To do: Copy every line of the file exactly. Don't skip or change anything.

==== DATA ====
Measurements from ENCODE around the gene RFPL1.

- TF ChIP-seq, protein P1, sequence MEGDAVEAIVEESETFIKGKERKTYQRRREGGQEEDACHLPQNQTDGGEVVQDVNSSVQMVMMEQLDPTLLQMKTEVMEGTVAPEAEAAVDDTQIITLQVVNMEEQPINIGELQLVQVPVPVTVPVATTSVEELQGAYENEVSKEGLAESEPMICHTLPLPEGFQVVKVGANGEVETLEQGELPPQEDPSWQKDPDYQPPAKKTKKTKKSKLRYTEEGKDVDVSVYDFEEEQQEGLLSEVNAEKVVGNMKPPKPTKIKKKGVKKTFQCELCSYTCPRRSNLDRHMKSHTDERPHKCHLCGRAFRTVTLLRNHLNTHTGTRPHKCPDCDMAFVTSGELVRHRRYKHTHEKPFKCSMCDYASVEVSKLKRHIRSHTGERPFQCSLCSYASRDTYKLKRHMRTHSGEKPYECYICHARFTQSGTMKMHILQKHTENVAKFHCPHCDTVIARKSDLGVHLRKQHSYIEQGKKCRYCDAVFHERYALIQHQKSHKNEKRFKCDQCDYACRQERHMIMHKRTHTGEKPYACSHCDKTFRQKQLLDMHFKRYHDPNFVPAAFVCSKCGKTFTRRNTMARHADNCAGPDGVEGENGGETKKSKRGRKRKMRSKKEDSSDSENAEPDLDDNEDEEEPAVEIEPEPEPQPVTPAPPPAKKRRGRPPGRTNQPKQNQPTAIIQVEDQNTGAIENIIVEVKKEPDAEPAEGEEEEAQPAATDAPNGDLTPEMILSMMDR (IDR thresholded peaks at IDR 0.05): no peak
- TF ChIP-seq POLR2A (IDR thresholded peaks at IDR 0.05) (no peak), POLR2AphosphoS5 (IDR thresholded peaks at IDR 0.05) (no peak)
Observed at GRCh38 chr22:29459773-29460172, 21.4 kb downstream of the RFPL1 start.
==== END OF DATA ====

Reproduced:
Measurements from ENCODE around the gene RFPL1.

- TF ChIP-seq, protein P1, sequence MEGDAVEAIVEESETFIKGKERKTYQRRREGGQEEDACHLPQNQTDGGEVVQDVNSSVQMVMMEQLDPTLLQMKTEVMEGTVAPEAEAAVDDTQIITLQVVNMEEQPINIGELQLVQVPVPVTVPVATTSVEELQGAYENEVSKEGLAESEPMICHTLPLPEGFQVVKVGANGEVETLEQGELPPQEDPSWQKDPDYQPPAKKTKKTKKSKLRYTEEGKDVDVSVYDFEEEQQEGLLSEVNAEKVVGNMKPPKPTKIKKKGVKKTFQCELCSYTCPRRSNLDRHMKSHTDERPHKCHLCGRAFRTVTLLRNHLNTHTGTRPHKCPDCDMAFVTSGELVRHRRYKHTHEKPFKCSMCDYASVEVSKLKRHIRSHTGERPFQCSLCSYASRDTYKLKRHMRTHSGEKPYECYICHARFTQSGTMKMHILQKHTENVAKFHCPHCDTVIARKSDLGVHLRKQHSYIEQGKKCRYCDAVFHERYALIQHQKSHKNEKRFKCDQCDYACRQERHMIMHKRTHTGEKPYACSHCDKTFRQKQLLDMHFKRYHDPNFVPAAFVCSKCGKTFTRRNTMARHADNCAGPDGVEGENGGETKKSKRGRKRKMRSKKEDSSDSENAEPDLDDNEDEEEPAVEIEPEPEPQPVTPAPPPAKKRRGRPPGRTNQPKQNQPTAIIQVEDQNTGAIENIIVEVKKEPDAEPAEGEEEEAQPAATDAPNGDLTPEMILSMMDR (IDR thresholded peaks at IDR 0.05): no peak
- TF ChIP-seq POLR2A (IDR thresholded peaks at IDR 0.05) (no peak), POLR2AphosphoS5 (IDR thresholded peaks at IDR 0.05) (no peak)
Observed at GRCh38 chr22:29459773-29460172, 21.4 kb downstream of the RFPL1 start.